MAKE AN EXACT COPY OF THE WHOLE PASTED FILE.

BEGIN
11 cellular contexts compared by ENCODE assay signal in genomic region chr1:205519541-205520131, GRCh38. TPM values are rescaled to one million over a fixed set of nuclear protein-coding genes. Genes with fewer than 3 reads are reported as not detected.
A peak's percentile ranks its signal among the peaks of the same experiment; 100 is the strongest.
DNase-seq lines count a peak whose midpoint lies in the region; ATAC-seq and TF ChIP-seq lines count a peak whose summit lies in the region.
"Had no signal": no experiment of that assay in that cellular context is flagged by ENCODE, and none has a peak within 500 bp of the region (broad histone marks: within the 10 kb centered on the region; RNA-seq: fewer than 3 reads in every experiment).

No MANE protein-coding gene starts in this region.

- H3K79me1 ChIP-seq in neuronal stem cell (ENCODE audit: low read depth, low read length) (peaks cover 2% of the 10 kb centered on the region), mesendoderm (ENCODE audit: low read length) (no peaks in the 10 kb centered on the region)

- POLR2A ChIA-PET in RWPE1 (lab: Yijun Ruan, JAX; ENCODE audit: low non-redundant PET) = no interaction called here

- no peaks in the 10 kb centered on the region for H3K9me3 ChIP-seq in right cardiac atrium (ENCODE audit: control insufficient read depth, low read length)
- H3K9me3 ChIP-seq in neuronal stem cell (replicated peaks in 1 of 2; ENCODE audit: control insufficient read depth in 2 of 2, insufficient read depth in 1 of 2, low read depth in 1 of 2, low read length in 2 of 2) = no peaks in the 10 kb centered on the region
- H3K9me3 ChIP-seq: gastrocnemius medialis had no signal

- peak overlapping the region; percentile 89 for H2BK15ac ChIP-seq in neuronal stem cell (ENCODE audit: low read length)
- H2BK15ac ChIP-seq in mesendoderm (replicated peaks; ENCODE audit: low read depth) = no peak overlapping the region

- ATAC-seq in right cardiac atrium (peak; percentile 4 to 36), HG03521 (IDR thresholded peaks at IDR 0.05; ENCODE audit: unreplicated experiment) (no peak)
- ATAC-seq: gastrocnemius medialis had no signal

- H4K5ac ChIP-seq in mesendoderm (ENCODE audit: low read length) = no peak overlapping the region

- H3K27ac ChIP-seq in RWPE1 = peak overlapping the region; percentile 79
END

11 cellular contexts compared by ENCODE assay signal in genomic region chr1:205519541-205520131, GRCh38. TPM values are rescaled to one million over a fixed set of nuclear protein-coding genes. Genes with fewer than 3 reads are reported as not detected.
A peak's percentile ranks its signal among the peaks of the same experiment; 100 is the strongest.
DNase-seq lines count a peak whose midpoint lies in the region; ATAC-seq and TF ChIP-seq lines count a peak whose summit lies in the region.
"Had no signal": no experiment of that assay in that cellular context is flagged by ENCODE, and none has a peak within 500 bp of the region (broad histone marks: within the 10 kb centered on the region; RNA-seq: fewer than 3 reads in every experiment).

No MANE protein-coding gene starts in this region.

- H3K79me1 ChIP-seq in neuronal stem cell (ENCODE audit: low read depth, low read length) (peaks cover 2% of the 10 kb centered on the region), mesendoderm (ENCODE audit: low read length) (no peaks in the 10 kb centered on the region)

- POLR2A ChIA-PET in RWPE1 (lab: Yijun Ruan, JAX; ENCODE audit: low non-redundant PET) = no interaction called here

- no peaks in the 10 kb centered on the region for H3K9me3 ChIP-seq in right cardiac atrium (ENCODE audit: control insufficient read depth, low read length)
- H3K9me3 ChIP-seq in neuronal stem cell (replicated peaks in 1 of 2; ENCODE audit: control insufficient read depth in 2 of 2, insufficient read depth in 1 of 2, low read depth in 1 of 2, low read length in 2 of 2) = no peaks in the 10 kb centered on the region
- H3K9me3 ChIP-seq: gastrocnemius medialis had no signal

- peak overlapping the region; percentile 89 for H2BK15ac ChIP-seq in neuronal stem cell (ENCODE audit: low read length)
- H2BK15ac ChIP-seq in mesendoderm (replicated peaks; ENCODE audit: low read depth) = no peak overlapping the region

- ATAC-seq in right cardiac atrium (peak; percentile 4 to 36), HG03521 (IDR thresholded peaks at IDR 0.05; ENCODE audit: unreplicated experiment) (no peak)
- ATAC-seq: gastrocnemius medialis had no signal

- H4K5ac ChIP-seq in mesendoderm (ENCODE audit: low read length) = no peak overlapping the region

- H3K27ac ChIP-seq in RWPE1 = peak overlapping the region; percentile 79